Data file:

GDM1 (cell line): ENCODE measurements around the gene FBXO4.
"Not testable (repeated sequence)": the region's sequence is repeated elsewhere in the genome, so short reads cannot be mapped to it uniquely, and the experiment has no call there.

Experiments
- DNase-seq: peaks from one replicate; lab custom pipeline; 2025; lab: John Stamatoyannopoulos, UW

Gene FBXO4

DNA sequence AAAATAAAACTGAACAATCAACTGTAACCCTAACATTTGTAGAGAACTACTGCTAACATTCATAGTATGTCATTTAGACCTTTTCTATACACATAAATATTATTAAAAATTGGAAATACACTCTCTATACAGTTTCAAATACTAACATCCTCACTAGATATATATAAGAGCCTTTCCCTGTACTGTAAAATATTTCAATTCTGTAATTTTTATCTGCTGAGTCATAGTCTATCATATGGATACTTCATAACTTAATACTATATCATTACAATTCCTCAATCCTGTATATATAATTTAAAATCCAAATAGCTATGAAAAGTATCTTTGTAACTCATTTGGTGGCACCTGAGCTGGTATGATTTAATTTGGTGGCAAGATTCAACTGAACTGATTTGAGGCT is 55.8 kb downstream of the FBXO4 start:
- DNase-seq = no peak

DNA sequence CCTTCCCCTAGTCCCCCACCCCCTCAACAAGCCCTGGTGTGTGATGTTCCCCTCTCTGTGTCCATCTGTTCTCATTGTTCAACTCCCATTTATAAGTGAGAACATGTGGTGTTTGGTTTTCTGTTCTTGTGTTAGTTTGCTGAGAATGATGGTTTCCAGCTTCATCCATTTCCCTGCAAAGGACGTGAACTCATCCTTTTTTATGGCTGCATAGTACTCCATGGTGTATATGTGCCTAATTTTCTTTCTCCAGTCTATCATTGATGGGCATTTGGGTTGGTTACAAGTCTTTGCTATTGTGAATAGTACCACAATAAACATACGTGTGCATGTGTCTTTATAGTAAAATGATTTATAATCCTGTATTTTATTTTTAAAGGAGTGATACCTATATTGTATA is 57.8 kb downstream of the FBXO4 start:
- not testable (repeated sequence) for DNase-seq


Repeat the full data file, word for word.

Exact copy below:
GDM1 (cell line): ENCODE measurements around the gene FBXO4.
"Not testable (repeated sequence)": the region's sequence is repeated elsewhere in the genome, so short reads cannot be mapped to it uniquely, and the experiment has no call there.

Experiments
- DNase-seq: peaks from one replicate; lab custom pipeline; 2025; lab: John Stamatoyannopoulos, UW

Gene FBXO4

DNA sequence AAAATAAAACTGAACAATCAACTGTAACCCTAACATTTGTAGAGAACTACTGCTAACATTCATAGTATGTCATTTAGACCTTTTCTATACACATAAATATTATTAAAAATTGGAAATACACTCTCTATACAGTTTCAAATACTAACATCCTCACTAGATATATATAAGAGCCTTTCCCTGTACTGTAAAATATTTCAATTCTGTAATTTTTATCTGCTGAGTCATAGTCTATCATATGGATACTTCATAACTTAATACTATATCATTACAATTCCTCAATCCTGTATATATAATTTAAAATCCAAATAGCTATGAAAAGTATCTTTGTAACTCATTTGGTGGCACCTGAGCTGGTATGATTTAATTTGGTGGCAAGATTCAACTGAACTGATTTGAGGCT is 55.8 kb downstream of the FBXO4 start:
- DNase-seq = no peak

DNA sequence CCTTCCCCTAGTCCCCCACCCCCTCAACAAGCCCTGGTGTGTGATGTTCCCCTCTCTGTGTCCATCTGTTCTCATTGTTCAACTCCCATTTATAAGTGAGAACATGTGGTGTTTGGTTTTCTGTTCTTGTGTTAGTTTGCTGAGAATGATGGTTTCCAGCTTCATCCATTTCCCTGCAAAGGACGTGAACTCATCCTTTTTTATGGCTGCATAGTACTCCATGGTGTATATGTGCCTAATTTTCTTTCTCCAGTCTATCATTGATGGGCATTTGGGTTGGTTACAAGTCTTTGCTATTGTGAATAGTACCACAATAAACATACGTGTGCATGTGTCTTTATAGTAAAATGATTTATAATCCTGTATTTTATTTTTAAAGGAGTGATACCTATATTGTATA is 57.8 kb downstream of the FBXO4 start:
- not testable (repeated sequence) for DNase-seq